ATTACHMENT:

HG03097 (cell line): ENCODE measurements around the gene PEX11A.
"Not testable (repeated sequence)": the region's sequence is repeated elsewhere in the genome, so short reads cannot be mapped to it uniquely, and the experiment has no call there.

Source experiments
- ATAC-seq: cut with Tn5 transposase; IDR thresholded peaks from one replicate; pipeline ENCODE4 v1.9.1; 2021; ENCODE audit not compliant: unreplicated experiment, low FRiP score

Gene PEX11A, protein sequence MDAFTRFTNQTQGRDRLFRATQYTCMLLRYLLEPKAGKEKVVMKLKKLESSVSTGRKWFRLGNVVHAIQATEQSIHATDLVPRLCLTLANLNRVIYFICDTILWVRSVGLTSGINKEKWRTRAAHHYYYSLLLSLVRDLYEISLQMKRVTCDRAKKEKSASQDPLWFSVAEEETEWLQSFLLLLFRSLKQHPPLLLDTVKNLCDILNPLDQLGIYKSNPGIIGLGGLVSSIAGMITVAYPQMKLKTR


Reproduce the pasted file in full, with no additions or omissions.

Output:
HG03097 (cell line): ENCODE measurements around the gene PEX11A.
"Not testable (repeated sequence)": the region's sequence is repeated elsewhere in the genome, so short reads cannot be mapped to it uniquely, and the experiment has no call there.

Source experiments
- ATAC-seq: cut with Tn5 transposase; IDR thresholded peaks from one replicate; pipeline ENCODE4 v1.9.1; 2021; ENCODE audit not compliant: unreplicated experiment, low FRiP score

Gene PEX11A, protein sequence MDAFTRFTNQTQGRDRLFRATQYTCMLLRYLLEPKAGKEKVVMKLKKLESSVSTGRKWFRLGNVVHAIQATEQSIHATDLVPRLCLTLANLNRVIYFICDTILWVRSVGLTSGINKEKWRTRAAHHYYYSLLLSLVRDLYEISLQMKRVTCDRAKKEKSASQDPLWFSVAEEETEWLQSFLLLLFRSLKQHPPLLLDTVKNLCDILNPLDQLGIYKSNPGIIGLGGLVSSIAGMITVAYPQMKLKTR